From January 1, 1911
IMPORTANT JEWISH MANUSCRIPT OLDER THAN THE GOSPELS: Thought by Dr. Solomon Schechter to Tell of the Beliefs of a Band of Jews Who Broke Away from the Older Body About 290 B. C. — Dr. G. Margoliouth Dates It About 70 A. D. (PDF)
This Hebrew text was discovered in the genizah (storeroom) of an ancient synagogue in Cairo, but experts couldn’t agree on what it means:
In Hebrew learning Dr. Schechter has certainly no superior. With infinite patience and with that devotion that scholars know he sought the long-hidden manuscripts under the old synagogue at Cairo and deciphered and published them.
In this instance, however, the interpretation he puts on one document of his remarkable find is questioned by another great authority, Dr. G. Margoliouth of the British Museum, who suggests a meaning for the manuscript that is of startling interest.
The fragment just published by Dr. Schechter is called by him a Document of the Jewish Sectaries. He sees in it an extraordinarily interesting account of the beliefs of a band of Jews who broke away from the main religious body about 290 Bc. C., went to Damascus and founded a cult of their own, based closely on the Jewish Law, but with an additional belief in some sort of Messiah.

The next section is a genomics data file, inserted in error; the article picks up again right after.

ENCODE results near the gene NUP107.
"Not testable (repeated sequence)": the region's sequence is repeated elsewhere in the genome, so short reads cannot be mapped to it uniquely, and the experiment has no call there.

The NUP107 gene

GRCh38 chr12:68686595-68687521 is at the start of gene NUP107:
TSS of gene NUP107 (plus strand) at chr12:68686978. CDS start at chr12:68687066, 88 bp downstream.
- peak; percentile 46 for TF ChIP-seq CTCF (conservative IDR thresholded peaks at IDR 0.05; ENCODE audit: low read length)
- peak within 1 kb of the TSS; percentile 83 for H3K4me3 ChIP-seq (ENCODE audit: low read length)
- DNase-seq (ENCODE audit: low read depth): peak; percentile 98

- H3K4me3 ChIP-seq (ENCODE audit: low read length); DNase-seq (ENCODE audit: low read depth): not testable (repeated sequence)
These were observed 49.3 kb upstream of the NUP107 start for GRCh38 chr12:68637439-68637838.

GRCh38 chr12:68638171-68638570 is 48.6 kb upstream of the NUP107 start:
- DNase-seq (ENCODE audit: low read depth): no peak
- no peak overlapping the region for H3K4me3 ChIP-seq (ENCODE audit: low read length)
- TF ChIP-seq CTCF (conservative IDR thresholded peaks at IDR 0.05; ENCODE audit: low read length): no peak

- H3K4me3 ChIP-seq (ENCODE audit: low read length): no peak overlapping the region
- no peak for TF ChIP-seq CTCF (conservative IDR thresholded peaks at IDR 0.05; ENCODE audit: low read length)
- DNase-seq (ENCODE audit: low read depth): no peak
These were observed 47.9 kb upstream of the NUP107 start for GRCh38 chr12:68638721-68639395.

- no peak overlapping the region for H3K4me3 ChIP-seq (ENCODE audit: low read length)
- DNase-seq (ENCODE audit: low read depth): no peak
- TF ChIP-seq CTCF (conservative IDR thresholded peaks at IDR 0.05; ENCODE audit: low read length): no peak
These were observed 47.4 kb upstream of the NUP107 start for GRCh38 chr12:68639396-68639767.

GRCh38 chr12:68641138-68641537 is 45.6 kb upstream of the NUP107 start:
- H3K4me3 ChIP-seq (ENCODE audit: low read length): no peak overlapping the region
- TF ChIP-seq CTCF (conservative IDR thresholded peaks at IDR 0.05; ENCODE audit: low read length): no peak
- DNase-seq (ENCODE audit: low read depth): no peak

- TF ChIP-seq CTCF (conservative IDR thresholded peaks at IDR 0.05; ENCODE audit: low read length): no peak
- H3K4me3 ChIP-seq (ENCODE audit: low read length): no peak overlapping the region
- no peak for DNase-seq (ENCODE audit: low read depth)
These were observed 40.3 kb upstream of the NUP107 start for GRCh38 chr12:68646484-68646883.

Dr. Margoliouth, on the other hand, finds an entirely different meaning. To him the document is of much later date, probably of the second half of the first century of the Christian era. To his min there are two Messiahs, not one, spoken of, the first a forerunner and the second a unique “Teacher of Righteousness” — the “Only Teacher.”
He identifies the first Messiah with John the Baptists and the “Teacher of Righteousness” with Jesus himself.
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